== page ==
Our Journey Raising Two Children with Special Needs

This blog chronicles our life raising two children, Nicholas 14, diagnosed with Prader-Willi Syndrome and Weston 17, diagnosed with Autism/Asperger's/ADHD. It's the ups, the downs, the joys, the sorrows and most importantly, the beauty of living a life less perfect, a life more meaningful.

Wednesday, October 2, 2013

Poor Juggling Skills and Nick's Teeth

We see alot of specialists.

Neurologists, endocrinologists, gastroenterologists, orthopedist, ENT's......you get the drift.

Most of these fine physicians want to see us every four months. This would be fine if we had only one or two specialists to see, but since we see so many, our schedule can become just plain ridiculous.

I am the family juggler, the coordinator of all these specialist appointments.

It is a constant struggle for me to keep all of these balls suspended in the air. The delicate appointment rotation from one specialist to the next is difficult. I don't know if you have ever watched a juggler perform, but perhaps you have noticed that their eyes never leave the balls. They are hyper focused.

I am not.....and as a result my juggling skills are poor.

Unfortunately, it is my children who seem to pay for my ineptitude.

Let me explain.

In an effort to maintain a sense of normalcy, and to avoid being ruled by our busy schedule, this summer, I tried to schedule some down time for the family. We cleared our calendar and tried to focus on having some fun for a change.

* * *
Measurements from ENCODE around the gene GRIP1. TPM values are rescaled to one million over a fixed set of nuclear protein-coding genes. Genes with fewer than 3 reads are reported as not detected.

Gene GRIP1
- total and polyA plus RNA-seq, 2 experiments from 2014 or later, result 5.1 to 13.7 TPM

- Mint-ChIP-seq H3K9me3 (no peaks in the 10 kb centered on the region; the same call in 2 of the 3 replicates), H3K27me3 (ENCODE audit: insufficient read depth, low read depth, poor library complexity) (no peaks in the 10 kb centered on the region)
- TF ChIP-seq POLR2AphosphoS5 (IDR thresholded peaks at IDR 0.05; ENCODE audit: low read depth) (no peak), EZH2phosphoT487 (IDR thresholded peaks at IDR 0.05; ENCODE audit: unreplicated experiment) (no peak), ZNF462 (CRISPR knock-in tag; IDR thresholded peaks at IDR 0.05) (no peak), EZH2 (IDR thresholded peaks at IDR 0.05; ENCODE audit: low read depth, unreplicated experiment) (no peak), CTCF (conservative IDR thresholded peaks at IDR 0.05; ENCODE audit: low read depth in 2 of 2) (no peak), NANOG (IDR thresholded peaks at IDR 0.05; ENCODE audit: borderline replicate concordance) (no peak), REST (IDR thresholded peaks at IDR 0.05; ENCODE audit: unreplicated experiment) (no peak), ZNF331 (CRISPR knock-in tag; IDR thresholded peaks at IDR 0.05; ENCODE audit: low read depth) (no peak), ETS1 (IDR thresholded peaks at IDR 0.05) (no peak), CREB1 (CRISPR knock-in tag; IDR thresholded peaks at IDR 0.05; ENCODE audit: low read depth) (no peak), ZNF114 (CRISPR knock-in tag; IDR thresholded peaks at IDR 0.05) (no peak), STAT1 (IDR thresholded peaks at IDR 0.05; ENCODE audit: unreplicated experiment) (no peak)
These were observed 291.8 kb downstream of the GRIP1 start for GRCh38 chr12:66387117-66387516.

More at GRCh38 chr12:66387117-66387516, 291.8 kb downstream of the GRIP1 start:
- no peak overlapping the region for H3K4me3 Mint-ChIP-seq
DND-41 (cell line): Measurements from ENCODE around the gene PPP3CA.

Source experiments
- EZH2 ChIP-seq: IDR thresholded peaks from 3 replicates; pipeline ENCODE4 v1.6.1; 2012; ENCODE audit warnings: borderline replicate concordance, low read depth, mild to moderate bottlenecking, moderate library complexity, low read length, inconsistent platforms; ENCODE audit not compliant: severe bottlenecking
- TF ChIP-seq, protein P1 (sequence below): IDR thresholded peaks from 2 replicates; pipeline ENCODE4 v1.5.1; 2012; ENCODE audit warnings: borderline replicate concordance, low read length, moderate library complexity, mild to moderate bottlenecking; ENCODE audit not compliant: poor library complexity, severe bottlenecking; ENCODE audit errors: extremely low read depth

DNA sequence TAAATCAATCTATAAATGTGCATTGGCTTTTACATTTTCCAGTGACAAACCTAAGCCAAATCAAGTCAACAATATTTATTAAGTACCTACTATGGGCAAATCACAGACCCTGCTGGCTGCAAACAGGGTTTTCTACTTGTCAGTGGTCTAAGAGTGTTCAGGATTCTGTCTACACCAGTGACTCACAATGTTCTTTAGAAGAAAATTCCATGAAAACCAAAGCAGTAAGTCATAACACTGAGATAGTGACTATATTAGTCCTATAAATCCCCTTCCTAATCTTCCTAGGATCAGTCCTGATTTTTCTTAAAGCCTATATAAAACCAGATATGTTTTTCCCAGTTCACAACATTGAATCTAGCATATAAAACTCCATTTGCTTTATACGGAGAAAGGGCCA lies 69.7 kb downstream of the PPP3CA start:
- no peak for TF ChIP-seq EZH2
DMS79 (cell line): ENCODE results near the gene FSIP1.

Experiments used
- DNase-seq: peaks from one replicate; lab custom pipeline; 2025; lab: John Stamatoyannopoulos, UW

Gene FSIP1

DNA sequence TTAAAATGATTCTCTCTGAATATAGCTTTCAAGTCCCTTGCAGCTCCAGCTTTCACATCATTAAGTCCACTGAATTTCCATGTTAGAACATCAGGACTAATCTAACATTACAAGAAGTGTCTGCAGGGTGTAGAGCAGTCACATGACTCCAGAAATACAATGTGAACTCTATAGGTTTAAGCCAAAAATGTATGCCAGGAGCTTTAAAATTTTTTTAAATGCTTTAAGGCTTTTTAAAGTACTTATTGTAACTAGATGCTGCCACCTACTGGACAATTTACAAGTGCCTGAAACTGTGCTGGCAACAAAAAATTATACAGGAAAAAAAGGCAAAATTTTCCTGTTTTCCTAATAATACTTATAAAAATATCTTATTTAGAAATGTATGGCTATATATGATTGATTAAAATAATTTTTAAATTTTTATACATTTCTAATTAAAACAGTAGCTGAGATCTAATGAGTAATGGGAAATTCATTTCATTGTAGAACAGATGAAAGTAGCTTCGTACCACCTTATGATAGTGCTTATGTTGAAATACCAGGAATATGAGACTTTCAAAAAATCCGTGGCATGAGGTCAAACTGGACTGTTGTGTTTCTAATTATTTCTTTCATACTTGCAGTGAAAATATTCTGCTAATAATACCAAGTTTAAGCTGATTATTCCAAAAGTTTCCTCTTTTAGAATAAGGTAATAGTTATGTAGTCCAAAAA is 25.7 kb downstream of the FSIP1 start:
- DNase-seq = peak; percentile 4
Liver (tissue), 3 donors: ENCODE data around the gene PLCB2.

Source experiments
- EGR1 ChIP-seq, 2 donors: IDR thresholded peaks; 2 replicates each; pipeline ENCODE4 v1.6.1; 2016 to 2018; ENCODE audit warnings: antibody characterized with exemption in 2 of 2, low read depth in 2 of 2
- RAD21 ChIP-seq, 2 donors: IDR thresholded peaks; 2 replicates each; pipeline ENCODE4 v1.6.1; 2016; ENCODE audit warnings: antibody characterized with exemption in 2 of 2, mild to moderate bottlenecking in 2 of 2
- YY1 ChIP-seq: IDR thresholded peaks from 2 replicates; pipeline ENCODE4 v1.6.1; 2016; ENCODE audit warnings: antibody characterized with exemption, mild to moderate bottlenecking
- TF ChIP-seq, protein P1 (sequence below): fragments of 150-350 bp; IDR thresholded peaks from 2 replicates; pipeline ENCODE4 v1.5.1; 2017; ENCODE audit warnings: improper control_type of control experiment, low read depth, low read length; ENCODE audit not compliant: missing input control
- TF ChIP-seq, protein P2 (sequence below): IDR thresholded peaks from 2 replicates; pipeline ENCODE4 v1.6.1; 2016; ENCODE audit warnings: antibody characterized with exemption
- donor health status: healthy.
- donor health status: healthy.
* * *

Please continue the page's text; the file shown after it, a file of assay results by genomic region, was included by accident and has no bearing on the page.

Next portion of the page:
It worked and we began to enjoy the slower pace.

With the arrival of fall however, our appointment pace resumed and with it, a trip to the dentist for Nicholas.

Children diagnosed with PWS have thick and decreased saliva production and as a result can suffer from an increase in cavities and poor dental health. Visits to the dentist are critical.

So, it was off to Dr. Lindi for a cleaning.

As usual, she was super effective at keeping Nicholas calm and engaged. The appointment went so well I assumed all was well with Nick's teeth.

"So how do they look?" I asked Dr Lindi, eager for some good news.

"Not good, I am afraid," she replied.

"He has eight cavities and we will most likely need to bring him into the hospital for all of this work. We'll also need to take some xrays to see between some of his teeth. There may be more."

I was speechless as I heard the very loud thud of one of my balls dropping loudly to the ground .

I cringed at the thought of another hospital visit and fasting surgery for Nicholas.

"Can we try to do it here?" I asked desperately.

"I just don't think he could tolerate it," she replied honestly.

"OK" I said reluctantly and asked when she thought she could fit him in.

Friday, October 4 was her reply.

So, we are off once again to the hospital with Nicholas. This time however, we are going to Franciscan Hospital in Boston instead of Children's.

I am hoping the change of routine will distract Nicholas since he remembers with much displeasure his latest tooth removal surgery.

He will have to fast, which as you know, is very difficult for a child diagnosed with an insatiable appetite. We made the appointment for after noon, so he can still wake up early and eat his breakfast.

Pete has taken the day off from work and you all know the drill......

Here we go again.

I can't help feel like my poor juggling skill and one dropped ball is responsible for putting poor Nicholas through another terrible ordeal.

I am sorry dear Nicholas